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South Ossetia: From Strongman to Strongwoman?

The outcome of the fiercely contested de facto presidential election in breakaway South Ossetia is neither conclusive, nor legitimate as far as most of the world cares, but what is certain is that a female candidate has broken a glass ceiling there.

In a slap in the face for the region's macho-man-in-chief, de facto lame duck leader Eduard Kokoity, the early vote tally from South Ossetia's de facto November 27 run-off gave the lead to opposition candidate Alla Jioyeva, a former de facto education minister. Ahead of the poll, Kokoity had reasoned that a woman stands no chance of being elected in South Ossetia since, at the end of the day, the “Caucasus is the Caucasus."
         
But, at least at this stage, up to 57 percent of South Ossetia’s voters (minus the ethnic Georgian population expelled during the 2008 Russia-Georgia war) would beg to differ. Jioyeva’s strong showing is also an embarrassment for Moscow, South Ossetia’s big brother, which placed all its bets on her chief rival, the establishment candidate Anatoly Bibilov, the de facto emergency situations minister.

Yet another Kremlin favorite “fails to everyone’s dismay and to jeers from all observers, putting Russia in a highly unattractive light as a country, which despite all its territorial might, despite its status as a great power, cannot have the candidate it needs put into place in a tiny republic which 100 percent depends on Russia,” Pavel Svyatenkov, an analyst for Russia’s National Strategy Institute, commented to the Kommersant newspaper.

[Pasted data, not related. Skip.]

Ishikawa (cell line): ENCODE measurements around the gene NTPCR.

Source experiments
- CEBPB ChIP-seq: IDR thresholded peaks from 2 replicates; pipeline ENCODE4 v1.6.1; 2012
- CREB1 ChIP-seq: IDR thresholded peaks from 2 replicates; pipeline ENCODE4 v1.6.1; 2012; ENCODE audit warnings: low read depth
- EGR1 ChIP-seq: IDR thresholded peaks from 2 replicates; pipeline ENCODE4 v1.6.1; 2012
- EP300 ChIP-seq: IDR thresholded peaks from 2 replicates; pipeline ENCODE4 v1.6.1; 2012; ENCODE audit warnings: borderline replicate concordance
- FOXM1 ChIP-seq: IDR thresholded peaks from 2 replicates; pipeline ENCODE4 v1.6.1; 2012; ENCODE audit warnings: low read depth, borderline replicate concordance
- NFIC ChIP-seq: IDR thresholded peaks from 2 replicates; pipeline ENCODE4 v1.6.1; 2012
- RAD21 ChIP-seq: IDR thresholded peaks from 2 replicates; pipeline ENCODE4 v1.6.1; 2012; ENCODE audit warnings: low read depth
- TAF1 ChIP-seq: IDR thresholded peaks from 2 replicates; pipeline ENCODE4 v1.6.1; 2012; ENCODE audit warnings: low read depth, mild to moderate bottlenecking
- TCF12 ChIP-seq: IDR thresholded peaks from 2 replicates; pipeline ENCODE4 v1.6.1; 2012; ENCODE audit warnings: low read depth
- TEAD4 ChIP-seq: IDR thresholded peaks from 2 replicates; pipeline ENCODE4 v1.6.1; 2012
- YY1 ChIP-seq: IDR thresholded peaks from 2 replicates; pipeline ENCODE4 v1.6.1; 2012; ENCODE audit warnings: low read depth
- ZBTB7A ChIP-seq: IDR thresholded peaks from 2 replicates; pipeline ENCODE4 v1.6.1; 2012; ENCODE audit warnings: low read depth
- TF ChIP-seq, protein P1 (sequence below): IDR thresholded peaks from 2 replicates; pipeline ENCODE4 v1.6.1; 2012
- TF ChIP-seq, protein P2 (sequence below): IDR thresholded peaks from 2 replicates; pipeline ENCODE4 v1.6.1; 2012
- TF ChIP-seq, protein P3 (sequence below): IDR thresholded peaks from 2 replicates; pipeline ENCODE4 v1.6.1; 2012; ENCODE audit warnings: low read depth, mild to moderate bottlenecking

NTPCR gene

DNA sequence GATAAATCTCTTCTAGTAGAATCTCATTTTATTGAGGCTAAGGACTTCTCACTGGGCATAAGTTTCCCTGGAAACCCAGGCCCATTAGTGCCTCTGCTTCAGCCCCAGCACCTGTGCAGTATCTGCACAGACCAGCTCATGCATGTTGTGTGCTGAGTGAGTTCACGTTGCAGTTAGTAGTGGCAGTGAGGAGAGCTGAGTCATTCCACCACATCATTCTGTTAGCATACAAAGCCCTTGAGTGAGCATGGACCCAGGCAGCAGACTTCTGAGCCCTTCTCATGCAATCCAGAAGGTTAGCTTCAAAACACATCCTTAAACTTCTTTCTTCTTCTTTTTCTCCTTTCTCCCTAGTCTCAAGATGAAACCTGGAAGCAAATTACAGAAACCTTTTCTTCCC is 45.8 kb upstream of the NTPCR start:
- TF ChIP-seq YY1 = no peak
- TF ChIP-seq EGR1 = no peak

But Bibilov, perhaps inspired by a handshake from Russian President Dmitry Medvedev, is not giving up without a fight. His supporters have filed an elections violation complaint with the separatist Supreme Court, which ordered the de facto local election authority not to publicize vote count returns until the court rules on the complaint.

Whatever the outcome, it is going to be dismissed by the European Union and the United States, which both regard the enclave as part of Georgia. With many thousands of ethnic Georgians from South Ossetia now unable to return to their homes (those left standing), Tbilisi called the de facto poll a “pseudo-democratic farce.”  

South Ossetia: From Strongman to Strongwoman?

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